I’d believe that one outlier video gained a few thousand views when the rest of the channel doesn’t have much. Heck, I’ve had that happen to a personal channel I made as a test, did no marketing on, and didn’t buy views. One video happened to hit a trend and get a few thousand videos.
Now, if you buy a few thousand views at a time, your channel looks like it’s growing more organically. You’re not trying to compete with the latest pop star, you’re just trying to make a name for yourself. Buying a few views in that situation is relatively normal, whether it’s through ads or through a third party.
There’s a reason YouTube makes a distinction about buying views from some sources as opposed to others. There’s a reason they don’t blanket ban it all and instead say you need to investigate how the company does business before you buy their views. This is because the quality and the source of the views will be different from case to case.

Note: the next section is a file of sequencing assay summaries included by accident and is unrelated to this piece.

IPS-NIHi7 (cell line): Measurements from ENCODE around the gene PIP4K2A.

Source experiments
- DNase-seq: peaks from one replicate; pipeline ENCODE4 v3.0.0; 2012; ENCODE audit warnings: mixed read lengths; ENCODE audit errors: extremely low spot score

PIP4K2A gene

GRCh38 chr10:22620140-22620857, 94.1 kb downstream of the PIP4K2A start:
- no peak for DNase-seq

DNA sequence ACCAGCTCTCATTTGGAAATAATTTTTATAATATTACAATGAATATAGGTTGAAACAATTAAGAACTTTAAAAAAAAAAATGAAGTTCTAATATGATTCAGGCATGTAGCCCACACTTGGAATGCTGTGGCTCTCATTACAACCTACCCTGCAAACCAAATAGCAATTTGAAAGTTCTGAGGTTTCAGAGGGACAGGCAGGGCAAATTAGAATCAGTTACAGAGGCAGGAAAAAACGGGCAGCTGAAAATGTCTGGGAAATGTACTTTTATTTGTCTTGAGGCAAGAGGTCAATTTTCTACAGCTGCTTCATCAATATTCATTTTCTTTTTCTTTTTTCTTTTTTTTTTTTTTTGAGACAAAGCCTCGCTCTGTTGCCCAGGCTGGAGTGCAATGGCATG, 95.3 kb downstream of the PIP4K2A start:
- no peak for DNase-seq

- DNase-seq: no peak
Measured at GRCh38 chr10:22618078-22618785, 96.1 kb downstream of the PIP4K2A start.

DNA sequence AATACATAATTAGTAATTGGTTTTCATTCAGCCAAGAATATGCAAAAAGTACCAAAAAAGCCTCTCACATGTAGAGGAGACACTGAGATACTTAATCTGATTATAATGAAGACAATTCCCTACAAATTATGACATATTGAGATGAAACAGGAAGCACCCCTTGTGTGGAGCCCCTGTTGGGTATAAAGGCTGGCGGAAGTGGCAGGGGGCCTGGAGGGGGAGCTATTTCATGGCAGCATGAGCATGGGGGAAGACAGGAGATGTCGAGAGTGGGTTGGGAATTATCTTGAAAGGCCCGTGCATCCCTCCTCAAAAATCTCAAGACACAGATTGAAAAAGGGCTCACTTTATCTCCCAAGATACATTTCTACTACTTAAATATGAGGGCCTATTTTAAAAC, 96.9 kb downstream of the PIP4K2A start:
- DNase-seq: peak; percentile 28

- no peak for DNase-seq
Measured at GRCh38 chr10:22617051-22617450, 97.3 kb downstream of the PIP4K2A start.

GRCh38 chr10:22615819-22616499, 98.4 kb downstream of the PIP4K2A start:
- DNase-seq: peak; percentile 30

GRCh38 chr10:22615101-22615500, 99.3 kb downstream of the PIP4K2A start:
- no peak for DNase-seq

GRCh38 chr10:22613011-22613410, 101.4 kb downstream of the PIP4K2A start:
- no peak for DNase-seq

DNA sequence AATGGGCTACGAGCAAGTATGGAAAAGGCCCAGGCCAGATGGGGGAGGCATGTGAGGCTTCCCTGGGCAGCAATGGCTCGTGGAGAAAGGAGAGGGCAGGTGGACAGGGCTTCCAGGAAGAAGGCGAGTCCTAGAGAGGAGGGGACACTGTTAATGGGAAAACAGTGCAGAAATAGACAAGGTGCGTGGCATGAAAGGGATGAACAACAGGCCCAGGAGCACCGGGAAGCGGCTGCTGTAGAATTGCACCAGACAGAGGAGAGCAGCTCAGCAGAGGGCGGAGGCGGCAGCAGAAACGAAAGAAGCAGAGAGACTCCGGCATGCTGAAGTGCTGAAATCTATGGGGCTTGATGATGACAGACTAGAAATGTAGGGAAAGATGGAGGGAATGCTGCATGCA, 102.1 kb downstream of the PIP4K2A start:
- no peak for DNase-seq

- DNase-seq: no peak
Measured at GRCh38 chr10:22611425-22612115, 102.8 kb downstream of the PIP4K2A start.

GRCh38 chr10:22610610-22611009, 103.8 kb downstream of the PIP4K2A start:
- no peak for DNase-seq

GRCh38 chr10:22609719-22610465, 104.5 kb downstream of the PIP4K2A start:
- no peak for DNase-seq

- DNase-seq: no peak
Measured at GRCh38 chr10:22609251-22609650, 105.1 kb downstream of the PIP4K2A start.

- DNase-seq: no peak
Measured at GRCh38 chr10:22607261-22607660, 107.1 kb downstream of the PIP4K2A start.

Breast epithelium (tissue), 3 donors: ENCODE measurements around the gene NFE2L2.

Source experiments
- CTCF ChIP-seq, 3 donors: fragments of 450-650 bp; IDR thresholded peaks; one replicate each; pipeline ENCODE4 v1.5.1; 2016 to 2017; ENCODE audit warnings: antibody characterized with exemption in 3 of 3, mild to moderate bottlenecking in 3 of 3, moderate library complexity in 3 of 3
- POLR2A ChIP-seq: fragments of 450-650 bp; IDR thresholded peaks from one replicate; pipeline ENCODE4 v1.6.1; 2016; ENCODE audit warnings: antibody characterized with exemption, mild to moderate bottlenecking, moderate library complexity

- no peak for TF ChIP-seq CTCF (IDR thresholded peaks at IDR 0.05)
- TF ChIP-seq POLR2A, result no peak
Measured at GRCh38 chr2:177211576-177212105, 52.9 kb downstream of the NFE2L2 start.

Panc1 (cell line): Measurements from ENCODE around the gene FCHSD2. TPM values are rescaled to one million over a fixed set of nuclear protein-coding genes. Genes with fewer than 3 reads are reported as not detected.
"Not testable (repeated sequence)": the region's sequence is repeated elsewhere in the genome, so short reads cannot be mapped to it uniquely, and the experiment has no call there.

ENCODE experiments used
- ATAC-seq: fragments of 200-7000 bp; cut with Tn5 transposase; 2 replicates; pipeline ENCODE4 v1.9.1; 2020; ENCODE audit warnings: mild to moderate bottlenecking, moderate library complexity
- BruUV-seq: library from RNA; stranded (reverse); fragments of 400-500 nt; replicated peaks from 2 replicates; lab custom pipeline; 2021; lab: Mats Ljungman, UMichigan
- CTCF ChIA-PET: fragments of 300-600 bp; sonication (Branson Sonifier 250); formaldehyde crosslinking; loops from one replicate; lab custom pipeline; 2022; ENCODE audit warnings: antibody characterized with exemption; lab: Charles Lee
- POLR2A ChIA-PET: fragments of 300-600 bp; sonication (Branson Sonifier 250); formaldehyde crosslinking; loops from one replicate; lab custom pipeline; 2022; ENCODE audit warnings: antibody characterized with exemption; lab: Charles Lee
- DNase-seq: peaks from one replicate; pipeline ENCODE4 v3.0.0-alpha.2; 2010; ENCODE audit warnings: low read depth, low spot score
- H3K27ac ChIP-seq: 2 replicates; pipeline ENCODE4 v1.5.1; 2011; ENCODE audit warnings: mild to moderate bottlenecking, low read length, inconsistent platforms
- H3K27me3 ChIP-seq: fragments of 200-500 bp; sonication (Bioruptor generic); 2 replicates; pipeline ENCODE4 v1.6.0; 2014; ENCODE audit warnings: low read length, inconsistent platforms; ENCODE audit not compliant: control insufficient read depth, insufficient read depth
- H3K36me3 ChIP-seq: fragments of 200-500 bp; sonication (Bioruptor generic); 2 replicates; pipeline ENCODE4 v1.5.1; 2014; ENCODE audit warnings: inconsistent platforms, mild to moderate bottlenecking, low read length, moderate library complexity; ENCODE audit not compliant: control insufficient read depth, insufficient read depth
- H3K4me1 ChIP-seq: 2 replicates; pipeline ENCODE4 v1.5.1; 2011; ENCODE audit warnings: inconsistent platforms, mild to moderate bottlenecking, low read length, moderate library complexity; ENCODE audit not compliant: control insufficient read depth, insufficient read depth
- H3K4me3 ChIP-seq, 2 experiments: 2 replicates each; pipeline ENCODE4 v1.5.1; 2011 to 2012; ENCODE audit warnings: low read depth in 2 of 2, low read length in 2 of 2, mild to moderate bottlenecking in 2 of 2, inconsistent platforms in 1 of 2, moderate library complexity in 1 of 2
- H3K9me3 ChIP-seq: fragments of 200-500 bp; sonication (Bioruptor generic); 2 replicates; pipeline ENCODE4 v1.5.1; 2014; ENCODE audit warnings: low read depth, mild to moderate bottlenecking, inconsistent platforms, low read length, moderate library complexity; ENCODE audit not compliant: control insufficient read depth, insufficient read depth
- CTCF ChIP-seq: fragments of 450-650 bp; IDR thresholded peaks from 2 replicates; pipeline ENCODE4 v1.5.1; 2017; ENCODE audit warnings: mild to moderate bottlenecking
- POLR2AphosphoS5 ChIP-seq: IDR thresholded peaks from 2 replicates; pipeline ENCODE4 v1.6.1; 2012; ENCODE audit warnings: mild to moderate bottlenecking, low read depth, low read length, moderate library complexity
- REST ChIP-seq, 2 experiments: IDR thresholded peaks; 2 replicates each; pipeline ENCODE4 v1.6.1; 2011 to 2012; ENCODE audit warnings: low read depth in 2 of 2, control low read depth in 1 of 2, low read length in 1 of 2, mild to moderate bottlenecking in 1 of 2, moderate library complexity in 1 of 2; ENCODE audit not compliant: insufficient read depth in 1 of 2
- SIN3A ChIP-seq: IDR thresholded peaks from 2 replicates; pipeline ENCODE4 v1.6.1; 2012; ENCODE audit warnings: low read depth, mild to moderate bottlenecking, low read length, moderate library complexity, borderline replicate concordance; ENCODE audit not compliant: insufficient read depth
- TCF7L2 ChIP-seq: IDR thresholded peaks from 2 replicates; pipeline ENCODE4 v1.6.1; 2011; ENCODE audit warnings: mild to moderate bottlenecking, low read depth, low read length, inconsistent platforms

At the bottom, you have bot views. These are, essentially, just browsers all loaded up on a computer, some going through proxies, loading your videos and watching them for a few seconds or a few minutes. No human being is actually watching your video. Whoever controls the bots is doing it purely to make money. The bots may be unsophisticated, which means their traffic is all more or less identical, easy to detect when YouTube goes to audit. These are the views most likely to be filtered right out without lingering, so they barely even count.